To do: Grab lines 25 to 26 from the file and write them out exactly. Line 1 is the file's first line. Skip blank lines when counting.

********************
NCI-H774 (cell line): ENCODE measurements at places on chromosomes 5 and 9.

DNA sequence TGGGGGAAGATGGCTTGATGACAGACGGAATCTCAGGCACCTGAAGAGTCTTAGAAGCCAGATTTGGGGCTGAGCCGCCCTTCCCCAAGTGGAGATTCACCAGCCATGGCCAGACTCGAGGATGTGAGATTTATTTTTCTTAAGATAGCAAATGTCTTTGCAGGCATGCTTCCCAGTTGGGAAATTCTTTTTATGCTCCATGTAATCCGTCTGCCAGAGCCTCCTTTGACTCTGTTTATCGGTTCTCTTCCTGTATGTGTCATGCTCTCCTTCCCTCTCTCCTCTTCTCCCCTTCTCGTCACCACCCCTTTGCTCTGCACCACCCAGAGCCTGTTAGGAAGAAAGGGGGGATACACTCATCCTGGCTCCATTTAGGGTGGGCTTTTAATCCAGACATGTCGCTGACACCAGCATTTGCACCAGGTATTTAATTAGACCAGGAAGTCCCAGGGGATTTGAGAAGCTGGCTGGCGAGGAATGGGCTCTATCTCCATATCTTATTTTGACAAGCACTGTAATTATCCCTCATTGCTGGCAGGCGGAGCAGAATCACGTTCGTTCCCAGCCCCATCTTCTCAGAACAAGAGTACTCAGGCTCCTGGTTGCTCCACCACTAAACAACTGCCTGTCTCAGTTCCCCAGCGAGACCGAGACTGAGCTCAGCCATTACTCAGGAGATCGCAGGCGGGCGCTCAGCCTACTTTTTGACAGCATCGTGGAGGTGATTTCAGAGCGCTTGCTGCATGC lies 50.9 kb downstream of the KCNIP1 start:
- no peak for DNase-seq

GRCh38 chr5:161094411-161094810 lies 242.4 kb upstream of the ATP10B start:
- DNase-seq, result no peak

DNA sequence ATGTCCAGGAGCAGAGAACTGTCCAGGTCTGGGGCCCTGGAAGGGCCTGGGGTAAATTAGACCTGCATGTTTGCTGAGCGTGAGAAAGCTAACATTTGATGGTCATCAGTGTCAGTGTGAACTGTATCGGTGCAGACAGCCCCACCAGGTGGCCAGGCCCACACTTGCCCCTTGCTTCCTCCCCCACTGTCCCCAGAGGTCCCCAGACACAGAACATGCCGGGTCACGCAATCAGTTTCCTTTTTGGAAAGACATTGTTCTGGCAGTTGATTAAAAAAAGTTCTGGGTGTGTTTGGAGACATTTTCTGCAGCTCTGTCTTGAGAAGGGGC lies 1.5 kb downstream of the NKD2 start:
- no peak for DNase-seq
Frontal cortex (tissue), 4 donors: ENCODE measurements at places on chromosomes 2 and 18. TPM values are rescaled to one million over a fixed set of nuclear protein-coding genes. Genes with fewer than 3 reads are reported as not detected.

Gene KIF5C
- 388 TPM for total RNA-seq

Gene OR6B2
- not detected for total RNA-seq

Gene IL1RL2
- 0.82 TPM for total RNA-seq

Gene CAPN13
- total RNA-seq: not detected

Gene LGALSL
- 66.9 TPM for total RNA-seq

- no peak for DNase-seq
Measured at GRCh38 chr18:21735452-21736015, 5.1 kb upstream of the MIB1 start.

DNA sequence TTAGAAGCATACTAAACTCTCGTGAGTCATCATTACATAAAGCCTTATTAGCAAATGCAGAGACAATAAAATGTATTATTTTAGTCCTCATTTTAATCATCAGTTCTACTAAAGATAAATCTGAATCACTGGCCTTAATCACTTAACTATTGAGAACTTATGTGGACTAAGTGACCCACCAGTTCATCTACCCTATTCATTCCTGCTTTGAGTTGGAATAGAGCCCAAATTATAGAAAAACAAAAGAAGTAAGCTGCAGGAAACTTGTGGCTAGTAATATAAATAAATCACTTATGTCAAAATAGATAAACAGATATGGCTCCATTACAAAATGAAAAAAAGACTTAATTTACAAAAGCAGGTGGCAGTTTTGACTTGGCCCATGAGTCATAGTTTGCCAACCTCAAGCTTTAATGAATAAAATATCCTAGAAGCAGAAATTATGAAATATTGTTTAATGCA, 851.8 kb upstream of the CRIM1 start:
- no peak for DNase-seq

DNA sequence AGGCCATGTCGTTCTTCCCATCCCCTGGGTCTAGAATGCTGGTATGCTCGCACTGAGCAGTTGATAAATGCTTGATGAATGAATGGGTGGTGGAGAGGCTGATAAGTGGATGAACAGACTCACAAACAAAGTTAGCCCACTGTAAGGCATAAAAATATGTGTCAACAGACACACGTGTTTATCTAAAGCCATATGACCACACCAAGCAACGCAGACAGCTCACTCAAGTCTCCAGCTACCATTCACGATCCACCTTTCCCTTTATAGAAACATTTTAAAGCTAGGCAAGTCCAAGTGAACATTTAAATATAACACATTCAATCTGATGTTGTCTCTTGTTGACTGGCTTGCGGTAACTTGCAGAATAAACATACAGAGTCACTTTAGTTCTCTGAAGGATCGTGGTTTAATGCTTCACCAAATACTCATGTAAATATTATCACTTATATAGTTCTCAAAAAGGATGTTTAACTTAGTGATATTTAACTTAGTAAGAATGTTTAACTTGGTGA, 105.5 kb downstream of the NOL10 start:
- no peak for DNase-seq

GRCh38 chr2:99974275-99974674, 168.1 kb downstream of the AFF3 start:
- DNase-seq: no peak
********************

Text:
GRCh38 chr2:99974275-99974674, 168.1 kb downstream of the AFF3 start:
- DNase-seq: no peak